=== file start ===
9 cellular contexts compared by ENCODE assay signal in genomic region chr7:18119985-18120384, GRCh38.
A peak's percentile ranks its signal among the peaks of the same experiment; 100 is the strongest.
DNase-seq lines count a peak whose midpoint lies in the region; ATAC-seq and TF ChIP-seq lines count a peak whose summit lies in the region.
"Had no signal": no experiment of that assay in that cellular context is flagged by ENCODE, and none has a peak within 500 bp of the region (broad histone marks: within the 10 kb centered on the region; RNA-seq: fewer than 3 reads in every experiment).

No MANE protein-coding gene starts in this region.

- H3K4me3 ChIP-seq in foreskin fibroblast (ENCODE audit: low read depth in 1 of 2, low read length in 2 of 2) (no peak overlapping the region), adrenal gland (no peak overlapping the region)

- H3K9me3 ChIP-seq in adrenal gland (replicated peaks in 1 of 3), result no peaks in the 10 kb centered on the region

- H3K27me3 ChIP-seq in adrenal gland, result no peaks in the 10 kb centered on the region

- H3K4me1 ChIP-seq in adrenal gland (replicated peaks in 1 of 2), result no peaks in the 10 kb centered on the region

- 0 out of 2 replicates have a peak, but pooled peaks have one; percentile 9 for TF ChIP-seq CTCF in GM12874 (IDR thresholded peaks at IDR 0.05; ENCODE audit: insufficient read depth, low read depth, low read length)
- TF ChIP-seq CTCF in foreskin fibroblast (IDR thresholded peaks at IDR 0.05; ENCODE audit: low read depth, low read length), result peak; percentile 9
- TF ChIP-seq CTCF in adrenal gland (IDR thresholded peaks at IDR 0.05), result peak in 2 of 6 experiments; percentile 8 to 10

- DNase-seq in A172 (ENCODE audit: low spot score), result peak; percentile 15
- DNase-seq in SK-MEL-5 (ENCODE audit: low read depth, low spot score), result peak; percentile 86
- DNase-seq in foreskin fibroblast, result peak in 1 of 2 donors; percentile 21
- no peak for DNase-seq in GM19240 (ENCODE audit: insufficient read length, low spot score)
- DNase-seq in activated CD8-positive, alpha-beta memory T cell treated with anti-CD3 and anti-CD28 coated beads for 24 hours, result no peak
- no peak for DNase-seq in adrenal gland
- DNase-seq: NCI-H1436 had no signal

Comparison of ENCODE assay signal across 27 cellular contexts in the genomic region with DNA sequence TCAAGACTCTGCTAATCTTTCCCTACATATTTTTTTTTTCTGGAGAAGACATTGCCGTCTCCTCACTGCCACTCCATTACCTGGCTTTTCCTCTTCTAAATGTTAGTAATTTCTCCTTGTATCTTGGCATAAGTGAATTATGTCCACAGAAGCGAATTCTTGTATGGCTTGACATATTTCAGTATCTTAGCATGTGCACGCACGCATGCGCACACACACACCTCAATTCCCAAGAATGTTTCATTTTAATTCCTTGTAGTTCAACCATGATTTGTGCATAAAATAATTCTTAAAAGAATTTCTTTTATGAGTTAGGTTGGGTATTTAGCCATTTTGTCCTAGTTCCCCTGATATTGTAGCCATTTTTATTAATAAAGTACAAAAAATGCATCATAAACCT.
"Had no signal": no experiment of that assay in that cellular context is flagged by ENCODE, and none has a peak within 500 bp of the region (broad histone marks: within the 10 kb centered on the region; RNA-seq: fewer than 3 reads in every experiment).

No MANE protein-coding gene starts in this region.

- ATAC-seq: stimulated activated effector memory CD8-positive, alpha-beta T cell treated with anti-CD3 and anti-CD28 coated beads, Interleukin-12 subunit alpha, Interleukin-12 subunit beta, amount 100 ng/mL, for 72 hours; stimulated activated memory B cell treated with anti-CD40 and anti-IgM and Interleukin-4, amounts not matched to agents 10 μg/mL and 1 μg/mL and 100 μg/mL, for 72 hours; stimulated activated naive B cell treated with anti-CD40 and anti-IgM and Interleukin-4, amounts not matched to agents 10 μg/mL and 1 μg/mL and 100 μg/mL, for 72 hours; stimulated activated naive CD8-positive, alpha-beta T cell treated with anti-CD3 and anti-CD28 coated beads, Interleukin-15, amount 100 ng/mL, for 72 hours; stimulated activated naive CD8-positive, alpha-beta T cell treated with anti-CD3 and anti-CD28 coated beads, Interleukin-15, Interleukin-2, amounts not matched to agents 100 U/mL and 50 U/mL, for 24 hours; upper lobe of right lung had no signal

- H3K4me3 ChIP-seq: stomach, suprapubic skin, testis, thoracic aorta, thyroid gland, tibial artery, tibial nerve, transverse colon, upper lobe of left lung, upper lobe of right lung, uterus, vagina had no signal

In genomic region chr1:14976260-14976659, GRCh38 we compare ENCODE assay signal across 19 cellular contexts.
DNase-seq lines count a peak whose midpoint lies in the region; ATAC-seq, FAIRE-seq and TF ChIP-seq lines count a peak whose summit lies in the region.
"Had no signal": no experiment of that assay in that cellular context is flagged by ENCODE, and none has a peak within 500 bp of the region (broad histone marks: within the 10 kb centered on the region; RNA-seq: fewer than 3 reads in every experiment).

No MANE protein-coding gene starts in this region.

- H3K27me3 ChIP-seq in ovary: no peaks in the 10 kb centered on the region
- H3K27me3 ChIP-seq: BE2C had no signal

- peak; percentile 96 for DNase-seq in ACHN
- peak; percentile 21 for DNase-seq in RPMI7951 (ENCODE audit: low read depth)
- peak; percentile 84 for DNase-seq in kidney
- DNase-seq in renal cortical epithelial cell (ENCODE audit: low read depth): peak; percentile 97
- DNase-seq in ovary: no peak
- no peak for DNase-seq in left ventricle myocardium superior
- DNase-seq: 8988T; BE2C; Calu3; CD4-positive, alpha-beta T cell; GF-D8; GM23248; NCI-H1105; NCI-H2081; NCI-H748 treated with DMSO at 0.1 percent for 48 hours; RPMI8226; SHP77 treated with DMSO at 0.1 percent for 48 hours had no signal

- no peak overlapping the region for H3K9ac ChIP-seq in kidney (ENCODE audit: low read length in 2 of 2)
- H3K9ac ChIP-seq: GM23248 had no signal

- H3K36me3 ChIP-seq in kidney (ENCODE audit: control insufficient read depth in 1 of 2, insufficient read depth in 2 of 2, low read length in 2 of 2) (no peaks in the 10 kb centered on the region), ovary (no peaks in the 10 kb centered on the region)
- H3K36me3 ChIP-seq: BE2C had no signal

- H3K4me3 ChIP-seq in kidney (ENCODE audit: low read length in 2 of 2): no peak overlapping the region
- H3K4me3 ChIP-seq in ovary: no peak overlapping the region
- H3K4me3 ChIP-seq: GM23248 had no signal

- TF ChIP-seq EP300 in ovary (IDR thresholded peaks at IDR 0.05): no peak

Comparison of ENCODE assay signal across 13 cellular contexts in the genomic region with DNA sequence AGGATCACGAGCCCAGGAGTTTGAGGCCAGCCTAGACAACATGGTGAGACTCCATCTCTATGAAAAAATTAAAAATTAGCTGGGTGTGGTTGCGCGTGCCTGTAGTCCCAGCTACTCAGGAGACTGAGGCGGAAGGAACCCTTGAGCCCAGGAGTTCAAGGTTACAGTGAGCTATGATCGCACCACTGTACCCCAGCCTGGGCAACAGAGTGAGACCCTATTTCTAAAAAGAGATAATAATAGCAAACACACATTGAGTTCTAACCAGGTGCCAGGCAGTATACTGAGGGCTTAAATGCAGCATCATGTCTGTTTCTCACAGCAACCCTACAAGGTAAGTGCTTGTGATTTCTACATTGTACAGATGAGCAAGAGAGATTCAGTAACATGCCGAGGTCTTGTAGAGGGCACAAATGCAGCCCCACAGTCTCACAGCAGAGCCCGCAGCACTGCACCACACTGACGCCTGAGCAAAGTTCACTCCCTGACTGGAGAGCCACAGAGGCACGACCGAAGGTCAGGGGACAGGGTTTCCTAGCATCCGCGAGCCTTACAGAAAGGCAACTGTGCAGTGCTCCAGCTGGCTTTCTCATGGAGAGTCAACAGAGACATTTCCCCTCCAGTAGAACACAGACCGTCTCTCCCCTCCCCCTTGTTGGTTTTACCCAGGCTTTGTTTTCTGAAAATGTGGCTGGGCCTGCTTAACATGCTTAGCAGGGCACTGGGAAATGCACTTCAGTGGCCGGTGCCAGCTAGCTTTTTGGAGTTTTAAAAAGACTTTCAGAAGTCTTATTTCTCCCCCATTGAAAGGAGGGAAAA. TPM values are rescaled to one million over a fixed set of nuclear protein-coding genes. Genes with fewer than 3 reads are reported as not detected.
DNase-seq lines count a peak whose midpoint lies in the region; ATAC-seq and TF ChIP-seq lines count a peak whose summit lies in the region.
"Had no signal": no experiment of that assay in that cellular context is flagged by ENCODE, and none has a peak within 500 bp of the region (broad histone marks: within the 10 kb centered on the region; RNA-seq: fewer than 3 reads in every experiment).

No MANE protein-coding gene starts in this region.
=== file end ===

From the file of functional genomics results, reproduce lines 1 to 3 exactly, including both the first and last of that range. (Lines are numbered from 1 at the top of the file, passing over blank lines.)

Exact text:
9 cellular contexts compared by ENCODE assay signal in genomic region chr7:18119985-18120384, GRCh38.
A peak's percentile ranks its signal among the peaks of the same experiment; 100 is the strongest.
DNase-seq lines count a peak whose midpoint lies in the region; ATAC-seq and TF ChIP-seq lines count a peak whose summit lies in the region.